The Gates of Dawn is a major Christian pilgrimage sight in Northern Europe due to its iconic statue of the Virgin Mary without baby Jesus. As the the only remaining gate of the former city wall that once surrounded Vilnius in the 16th century, The Gates of Dawn also has historical significance in its own right. From all the places to go in Vilnius, This is probably the second most comon place to go.

Presidential Palace

The Presidential Palace is a beautiful white building built in the Classical style during the 16th century. It was originally used by Vilnius’ bishops. During occupation, the Presidential Palace became a residence for the Governor General of Vilnius and was visited by prominent historical figures including Napoleon Bonaparte and Tsar Alexander I. The building was completely overhauled in 1997 and currently is used to receive dignitaries and for government meetings. A portion of the building’s interior can be toured, but visitors must be prepared to sign up in advance, bring their passport, and submit to a security check.

Vingis park

Vingis Park is situated on a bend of the Neris River and covers an area of 160 hectares. In the 15th–16th century, it belonged to the Radvila (Radziwill) family, and later it belonged to Bishop Ignas Masalskis. Even later it was owned by Vilnius Governor General Leontij Beningsen, who built an elaborate summer house in the pine forest. In 1919, after the re-establishment of Vilnius University, a botanical garden was located on the grounds of the former manor of Vingis Park. In the 20th century, the garden was severely damaged by both a flood and by war. The major part of the recreated garden was moved elsewhere.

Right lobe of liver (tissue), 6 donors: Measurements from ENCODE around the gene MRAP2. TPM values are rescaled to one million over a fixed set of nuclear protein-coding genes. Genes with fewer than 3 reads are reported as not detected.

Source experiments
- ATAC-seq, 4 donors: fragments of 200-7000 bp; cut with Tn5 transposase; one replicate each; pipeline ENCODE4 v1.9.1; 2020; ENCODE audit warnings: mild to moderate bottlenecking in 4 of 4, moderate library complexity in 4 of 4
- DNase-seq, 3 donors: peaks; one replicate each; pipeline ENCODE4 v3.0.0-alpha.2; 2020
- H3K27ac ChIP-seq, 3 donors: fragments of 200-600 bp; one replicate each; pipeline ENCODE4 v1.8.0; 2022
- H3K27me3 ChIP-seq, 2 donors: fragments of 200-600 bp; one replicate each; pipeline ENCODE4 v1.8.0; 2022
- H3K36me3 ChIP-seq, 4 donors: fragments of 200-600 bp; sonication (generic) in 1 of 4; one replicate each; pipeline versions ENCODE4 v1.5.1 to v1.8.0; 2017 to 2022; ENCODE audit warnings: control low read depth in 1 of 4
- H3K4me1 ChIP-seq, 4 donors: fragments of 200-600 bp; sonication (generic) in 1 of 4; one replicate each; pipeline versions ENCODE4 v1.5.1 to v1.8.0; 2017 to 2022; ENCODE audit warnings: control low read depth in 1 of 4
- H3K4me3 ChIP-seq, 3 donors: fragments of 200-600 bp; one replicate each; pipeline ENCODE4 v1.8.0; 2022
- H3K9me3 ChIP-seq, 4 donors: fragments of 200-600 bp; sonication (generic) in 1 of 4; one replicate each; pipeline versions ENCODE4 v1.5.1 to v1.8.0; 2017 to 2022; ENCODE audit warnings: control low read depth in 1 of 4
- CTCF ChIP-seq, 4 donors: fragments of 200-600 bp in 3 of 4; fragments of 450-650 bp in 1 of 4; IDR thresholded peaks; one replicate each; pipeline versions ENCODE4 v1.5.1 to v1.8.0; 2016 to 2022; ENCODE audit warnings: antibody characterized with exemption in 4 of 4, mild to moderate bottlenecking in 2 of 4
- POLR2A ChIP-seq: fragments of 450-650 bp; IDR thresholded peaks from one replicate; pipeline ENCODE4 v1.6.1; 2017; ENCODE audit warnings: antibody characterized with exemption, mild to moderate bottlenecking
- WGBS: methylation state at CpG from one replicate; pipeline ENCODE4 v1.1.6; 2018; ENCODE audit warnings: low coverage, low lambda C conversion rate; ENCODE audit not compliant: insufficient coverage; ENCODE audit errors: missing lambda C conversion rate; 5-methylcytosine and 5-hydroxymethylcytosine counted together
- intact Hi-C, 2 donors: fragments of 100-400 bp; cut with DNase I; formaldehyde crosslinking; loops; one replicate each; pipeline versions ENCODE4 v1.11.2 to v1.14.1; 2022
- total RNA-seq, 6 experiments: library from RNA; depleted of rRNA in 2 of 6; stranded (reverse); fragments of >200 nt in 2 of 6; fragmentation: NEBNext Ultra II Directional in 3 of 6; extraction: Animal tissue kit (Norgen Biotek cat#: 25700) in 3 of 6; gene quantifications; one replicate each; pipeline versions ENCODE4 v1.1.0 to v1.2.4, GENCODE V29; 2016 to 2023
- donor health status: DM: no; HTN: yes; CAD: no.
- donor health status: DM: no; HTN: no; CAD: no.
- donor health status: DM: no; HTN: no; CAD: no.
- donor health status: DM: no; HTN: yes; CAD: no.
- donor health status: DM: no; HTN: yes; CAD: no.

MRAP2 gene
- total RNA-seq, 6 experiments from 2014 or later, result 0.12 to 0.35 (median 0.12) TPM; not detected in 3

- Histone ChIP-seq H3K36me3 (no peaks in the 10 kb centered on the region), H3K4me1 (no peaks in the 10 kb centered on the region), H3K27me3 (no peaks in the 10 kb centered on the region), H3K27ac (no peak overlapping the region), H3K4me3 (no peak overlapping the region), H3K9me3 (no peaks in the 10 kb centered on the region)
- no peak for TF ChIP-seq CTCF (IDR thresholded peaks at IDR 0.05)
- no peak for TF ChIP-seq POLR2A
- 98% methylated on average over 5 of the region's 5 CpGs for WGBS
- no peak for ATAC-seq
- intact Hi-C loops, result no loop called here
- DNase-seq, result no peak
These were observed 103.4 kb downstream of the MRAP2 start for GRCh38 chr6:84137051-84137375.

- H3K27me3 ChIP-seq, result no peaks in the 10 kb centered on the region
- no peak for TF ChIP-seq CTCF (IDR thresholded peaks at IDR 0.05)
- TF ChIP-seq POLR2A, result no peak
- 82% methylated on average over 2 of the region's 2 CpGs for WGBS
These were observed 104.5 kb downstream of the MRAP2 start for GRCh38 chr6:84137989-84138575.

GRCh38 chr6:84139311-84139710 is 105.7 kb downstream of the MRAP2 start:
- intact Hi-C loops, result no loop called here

Lukiškių Square

Vingis Park is situated on a bend of the Neris River and covers an area of 160 hectares. In the 15th–16th century, it belonged to the Radvila (Radziwill) family, and later it belonged to Bishop Ignas Masalskis. Even later it was owned by Vilnius Governor General Leontij Beningsen, who built an elaborate summer house in the pine forest. In 1919, after the re-establishment of Vilnius University, a botanical garden was located on the grounds of the former manor of Vingis Park. In the 20th century, the garden was severely damaged by both a flood and by war. The major part of the recreated garden was moved elsewhere.

Monument to Vincas Kudirka

Sculptor: Arūnas Sakalauskas. 2009

A monument to the awakener of the Lithuanian nation, writer, publicist, composer, doctor and author of the Lithuanian anthem, Dr. Vincas Kudirka has been erected in the square in the centre of the capital.

V. Kudirka (1858–1899) published most of his works in the magazine of literature, politics and science Varpas, which he—along with other kindred spirits—launched into publication in 1889. On 15 September 1898, V. Kudirka published Tautiška Giesmė (National Song) with notes in the Varpas. This patriotic poem became the national anthem of Lithuania in 1919. Following the restoration of independence, Tautiška Giesmė by V. Kudirka again became the anthem of Lithuania.

White Bridge

A pedestrian bridge surrounded by a big grass field that’s perfect for picnics. You’ll also find beach volleyball and basketball courts, as well as skatepark here, so it’s a perfect place either for sports or rest.

This bridge offers a spectacular vista if you’re coming from the direction of the Old Town. Fun fact: in 1999 a famous Lithuanian pilot flew his plane under this bridge as well as most other bridges on the Neris River.

Presented information is based on Vilnius Tourism and theculturetrip.